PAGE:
Earth's environmental problems, the possible impact of global warming, or the depletion of energy sources hardly figure at all. Writers often assume that these environmental problems would be solved, and get on with their own plots.

Some people might be surprised that cloning and genetic engineering are also rare modern themes. This is largely because most science fiction writers know the history of their genre quite well. They know that many of the possibilities of these themes had already been played out by the late 1970s, but also because they accept them as part of the inevitable long-term improvements in health and longevity.

They did not, however, anticipate the personal computer. Back in 1984, William Gibson's Neuromancer began the fashion for stories about near futures dominated by multinationals, in which free spirits could survive by exploiting their computing skills in cyberspace - a word that Gibson popularised. Cyberspace is seen as a real alternative universe, in which personal interaction can take place.

But probably rather more important to science fiction in the 1990s was a continuation and development of another concept that Gibson had used in Neuromancer - artificial intelligence. This has been ubiquitous in Nineties science fiction. Homo superior is one thing; but machina superior seems rather more possible and imminent.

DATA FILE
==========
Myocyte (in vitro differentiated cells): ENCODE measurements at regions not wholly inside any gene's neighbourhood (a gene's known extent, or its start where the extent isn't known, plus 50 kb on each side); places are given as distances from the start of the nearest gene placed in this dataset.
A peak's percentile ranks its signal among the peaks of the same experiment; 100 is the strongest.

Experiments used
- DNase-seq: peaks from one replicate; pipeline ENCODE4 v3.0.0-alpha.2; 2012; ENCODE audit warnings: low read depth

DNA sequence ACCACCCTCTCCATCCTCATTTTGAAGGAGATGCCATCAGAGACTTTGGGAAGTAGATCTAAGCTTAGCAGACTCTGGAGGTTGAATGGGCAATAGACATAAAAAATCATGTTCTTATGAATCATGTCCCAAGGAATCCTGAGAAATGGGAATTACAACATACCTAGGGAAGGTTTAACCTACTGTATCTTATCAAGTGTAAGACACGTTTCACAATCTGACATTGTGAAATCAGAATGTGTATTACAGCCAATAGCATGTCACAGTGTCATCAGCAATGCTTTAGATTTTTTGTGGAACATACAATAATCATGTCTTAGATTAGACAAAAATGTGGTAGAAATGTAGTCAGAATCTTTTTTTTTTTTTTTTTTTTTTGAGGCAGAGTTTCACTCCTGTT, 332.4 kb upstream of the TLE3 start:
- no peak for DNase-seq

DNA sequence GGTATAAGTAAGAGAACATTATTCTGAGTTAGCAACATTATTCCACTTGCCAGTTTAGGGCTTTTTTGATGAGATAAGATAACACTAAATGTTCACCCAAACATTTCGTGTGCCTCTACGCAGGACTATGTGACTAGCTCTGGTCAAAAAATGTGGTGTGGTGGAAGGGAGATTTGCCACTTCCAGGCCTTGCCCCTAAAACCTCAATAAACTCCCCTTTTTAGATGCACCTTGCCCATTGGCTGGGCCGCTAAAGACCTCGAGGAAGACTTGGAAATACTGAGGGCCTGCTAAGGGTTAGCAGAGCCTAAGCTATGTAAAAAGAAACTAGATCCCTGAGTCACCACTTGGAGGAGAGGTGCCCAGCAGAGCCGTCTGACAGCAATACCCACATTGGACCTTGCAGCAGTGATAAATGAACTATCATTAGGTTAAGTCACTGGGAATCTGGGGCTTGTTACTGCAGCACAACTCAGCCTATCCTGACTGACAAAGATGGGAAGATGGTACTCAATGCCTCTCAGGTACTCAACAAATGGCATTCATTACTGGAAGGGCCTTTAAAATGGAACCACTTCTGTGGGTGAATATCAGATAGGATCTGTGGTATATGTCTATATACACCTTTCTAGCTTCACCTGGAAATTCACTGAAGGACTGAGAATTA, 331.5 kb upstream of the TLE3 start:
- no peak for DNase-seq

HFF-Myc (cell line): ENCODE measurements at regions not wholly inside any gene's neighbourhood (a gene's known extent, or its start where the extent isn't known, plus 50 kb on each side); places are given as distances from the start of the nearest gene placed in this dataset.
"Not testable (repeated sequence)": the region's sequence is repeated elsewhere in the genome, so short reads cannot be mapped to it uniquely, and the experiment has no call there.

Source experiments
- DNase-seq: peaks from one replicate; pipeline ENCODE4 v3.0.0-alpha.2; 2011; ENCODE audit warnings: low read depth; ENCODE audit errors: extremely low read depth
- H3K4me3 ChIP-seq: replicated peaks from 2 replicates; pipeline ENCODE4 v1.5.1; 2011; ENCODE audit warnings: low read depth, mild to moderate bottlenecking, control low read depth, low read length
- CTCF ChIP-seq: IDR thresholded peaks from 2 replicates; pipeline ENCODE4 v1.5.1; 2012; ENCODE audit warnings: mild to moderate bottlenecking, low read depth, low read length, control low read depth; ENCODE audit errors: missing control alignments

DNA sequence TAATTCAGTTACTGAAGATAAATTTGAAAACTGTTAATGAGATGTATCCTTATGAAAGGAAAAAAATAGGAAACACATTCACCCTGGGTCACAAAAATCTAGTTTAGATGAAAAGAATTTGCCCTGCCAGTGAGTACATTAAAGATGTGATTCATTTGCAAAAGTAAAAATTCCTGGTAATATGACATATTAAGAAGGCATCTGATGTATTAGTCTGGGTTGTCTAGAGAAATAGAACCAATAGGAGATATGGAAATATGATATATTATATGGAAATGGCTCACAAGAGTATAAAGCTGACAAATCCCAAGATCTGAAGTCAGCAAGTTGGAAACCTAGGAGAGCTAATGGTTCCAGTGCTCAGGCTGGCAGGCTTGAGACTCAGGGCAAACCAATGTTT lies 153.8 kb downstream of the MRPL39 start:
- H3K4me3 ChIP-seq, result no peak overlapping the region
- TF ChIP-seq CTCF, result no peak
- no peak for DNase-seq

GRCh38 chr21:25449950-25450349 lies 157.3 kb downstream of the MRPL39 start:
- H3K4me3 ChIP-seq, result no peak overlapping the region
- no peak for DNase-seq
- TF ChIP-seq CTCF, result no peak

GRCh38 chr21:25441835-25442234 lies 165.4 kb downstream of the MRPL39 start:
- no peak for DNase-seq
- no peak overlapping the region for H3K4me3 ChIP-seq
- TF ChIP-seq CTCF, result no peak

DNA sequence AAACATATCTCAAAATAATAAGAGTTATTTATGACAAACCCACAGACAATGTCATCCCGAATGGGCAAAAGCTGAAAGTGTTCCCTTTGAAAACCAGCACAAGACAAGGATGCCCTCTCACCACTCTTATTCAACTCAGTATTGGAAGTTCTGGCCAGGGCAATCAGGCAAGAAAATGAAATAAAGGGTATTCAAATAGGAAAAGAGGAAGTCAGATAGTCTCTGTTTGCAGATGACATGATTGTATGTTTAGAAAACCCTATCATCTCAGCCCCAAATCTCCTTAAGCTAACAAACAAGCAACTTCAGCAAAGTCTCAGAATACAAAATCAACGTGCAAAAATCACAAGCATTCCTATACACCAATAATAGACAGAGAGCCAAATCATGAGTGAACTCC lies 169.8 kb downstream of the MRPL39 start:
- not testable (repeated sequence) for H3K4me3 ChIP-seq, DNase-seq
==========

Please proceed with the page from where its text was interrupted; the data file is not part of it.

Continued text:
React Now

  • Get to the point
Latest stories from i100
Have you tried new the Independent Digital Edition apps?
iJobs Job Widget
iJobs General

Recruitment Genius: Junior Web Designer - Client Liaison

£6 per hour: Recruitment Genius: This is an exciting opportunity to join a gro...

Recruitment Genius: Service Delivery Manager

Negotiable: Recruitment Genius: A Service Delivery Manager is required to join...

Recruitment Genius: Massage Therapist / Sports Therapist

£12000 - £24000 per annum: Recruitment Genius: A opportunity has arisen for a ...

Ashdown Group: Practice Accountant - Bournemouth - £38,000

£32000 - £38000 per annum: Ashdown Group: A successful accountancy practice in...

Day In a Page

Read Next
 

Errors & Omissions: A widow’s tale with an unexpected twist

John Rentoul
 

For all his faults, Russell Brand is utterly sincere, something politicians should emulate

Janet Street-Porter
Election 2015: How many of the Government's coalition agreement promises have been kept?

Promises, promises

But how many coalition agreement pledges have been kept?
The Gaza fisherman who built his own reef - and was shot dead there by an Israeli gunboat

The death of a Gaza fisherman

He built his own reef, and was fatally shot there by an Israeli gunboat
Saudi Arabia's airstrikes in Yemen are fuelling the Gulf's fire

Saudi airstrikes are fuelling the Gulf's fire

Arab intervention in Yemen risks entrenching Sunni-Shia divide and handing a victory to Isis, says Patrick Cockburn
Zayn Malik's departure from One Direction shows the perils of fame in the age of social media